German growth, confidence create virtuous circle

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Record growth is lifting the spirits of cagey German consumers, the GfK research institute said Thursday as its household confidence index and ECB data suggested more support for Europe's biggest economy.

GfK's indicator of household sentiment posted a small rise to 4.1 points from 4.0 a month earlier, a figure that was itself revised higher, thanks to significant increases in expectations for the economy and personal incomes.

"The extremely good news on the economic development and continued positive reports on the labour market have led to robust consumer sentiment in August," a statement said.

UniCredit economist Alexander Koch said it was the highest level of confidence since October 2009, and added: "It is all about the labour market."

But GfK stressed that "consumer sentiment in August is strongly influenced by the substantial rise in German gross domestic product in the second quarter of this year."

The German economy posted record growth of 2.2 percent from the previous three-month period, and the central bank has forecast a full-year expansion of around 3.0 percent.

Meanwhile, the European Central Bank said eurozone bank loans to the private sector gained 0.9 percent in July, following a 0.5 percent rise in June.

The June figure was revised higher from an initial estimate of a 0.3 percent rise, and a breakdown of the ECB data showed that lending to households, in particular for mortgages, was in large part responsible for the increases.

Lending to businesses contracted, but at a smaller rate than in past months, and might be the result of companies increasingly seeking funds in financial markets rather than asking their bank for a loan.

Germany's export-oriented economy could thus get sustained support from domestic demand, with private consumption, traditionally a weak point, gaining a healthy 0.6 percent in the second quarter.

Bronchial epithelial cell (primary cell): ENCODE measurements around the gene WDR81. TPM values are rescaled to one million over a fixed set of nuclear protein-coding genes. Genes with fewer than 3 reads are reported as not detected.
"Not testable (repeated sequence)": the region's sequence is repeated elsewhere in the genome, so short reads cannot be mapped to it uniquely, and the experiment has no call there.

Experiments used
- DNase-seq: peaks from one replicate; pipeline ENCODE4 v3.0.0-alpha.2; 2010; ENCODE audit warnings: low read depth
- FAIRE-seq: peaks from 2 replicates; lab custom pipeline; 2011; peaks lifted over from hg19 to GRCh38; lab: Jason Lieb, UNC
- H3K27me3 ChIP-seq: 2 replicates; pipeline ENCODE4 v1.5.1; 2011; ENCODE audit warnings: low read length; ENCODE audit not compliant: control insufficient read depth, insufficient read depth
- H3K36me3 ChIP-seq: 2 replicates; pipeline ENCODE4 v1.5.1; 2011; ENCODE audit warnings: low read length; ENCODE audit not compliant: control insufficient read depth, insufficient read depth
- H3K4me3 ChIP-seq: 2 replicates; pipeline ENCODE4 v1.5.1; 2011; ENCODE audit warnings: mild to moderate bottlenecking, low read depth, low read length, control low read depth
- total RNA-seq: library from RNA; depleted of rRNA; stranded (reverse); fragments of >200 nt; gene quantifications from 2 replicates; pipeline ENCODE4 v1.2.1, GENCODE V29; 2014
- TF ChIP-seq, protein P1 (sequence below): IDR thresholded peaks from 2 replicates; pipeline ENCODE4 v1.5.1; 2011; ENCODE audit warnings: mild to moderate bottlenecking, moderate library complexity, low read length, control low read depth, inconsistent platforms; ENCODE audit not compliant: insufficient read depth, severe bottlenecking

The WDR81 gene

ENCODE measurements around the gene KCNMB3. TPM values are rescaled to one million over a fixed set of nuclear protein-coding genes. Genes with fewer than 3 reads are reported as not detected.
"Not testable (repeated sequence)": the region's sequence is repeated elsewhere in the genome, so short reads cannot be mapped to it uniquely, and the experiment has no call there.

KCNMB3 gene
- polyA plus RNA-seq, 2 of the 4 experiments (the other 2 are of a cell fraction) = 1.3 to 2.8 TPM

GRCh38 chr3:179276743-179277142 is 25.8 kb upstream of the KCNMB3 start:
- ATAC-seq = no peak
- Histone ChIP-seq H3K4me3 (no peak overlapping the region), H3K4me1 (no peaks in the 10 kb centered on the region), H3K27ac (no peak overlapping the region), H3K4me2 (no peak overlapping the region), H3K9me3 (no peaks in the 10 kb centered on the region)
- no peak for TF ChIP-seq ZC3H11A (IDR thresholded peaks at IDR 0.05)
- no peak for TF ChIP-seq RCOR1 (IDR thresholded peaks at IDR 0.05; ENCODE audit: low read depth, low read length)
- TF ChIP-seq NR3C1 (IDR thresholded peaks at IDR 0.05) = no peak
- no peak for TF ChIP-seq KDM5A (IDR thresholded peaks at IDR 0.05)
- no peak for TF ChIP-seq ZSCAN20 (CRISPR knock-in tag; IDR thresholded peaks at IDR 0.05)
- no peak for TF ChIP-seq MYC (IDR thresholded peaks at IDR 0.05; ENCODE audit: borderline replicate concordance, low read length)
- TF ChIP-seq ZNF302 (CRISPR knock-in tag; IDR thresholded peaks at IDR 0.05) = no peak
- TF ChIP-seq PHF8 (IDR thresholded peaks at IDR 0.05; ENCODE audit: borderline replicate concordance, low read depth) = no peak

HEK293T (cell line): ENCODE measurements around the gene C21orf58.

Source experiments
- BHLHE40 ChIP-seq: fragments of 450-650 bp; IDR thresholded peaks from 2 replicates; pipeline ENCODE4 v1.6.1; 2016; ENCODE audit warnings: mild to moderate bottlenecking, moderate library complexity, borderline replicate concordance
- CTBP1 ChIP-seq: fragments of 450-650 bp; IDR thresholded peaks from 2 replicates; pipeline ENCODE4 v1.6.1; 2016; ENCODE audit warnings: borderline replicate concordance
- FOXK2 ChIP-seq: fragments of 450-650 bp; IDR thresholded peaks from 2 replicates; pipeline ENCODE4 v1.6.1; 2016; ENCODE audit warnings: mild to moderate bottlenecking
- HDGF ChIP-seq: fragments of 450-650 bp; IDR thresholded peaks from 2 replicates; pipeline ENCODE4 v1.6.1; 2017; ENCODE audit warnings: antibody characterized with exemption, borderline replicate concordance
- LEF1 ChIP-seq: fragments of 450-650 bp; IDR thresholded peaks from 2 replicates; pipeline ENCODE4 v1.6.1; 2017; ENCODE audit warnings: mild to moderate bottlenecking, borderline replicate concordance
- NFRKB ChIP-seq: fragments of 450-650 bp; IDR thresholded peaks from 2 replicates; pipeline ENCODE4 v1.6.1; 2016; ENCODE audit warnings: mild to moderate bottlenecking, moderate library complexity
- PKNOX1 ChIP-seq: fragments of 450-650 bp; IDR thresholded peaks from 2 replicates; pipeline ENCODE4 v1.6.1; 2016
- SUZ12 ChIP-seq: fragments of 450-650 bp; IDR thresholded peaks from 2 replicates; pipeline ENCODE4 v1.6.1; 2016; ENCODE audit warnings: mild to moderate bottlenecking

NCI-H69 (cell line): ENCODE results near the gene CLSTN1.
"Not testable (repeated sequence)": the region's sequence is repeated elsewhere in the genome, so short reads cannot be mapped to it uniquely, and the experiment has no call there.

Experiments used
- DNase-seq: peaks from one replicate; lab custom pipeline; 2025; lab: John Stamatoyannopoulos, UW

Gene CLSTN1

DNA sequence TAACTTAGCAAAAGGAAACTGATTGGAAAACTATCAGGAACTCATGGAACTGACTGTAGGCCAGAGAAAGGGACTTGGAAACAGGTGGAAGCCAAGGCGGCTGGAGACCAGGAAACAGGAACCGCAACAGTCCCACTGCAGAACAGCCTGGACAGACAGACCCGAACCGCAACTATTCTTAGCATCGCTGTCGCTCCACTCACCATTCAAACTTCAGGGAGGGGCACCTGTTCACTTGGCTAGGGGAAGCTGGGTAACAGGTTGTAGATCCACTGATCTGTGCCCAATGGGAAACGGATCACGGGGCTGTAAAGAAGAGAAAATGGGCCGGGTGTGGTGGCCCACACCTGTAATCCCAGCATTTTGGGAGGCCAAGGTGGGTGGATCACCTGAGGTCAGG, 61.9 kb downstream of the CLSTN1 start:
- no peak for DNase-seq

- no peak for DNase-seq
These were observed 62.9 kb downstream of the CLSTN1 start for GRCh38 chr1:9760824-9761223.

"At least in the coming months it looks as if a new proverb could read: 'Don't count out the German consumer'," ING senior economist Carsten Brzeski said.

Households have been cheered by better prospects for employment and an end to short-time work schemes used as the country was hit by its worst post-war recession last year.

In July, German unemployment stood at 7.6 percent of the workforce.

GfK's survey of some 2,000 people found "there are currently good indications that consumer sentiment in Germany is experiencing a sustained upward trend."

It was released a day after the Ifo research institute said German business confidence had hit a three-year high, regaining levels seen before the global financial crisis erupted in mid 2007.

GfK nonetheless noted that planned government austerity measures and the end of stimulus programmes "are evidently preventing a more substantial upward trend" in household confidence.

Social security charges are due to increase next year and a freeze in pension payments will affect the elderly who account for more than 20 percent of private consumption, Koch noted.

But if business activity keeps expanding, inflation stays under control and job prospects improve further, "private consumption can be expected to contribute its part in the strong recovery of the German economy this year," GfK concluded.

© 2010 AFP

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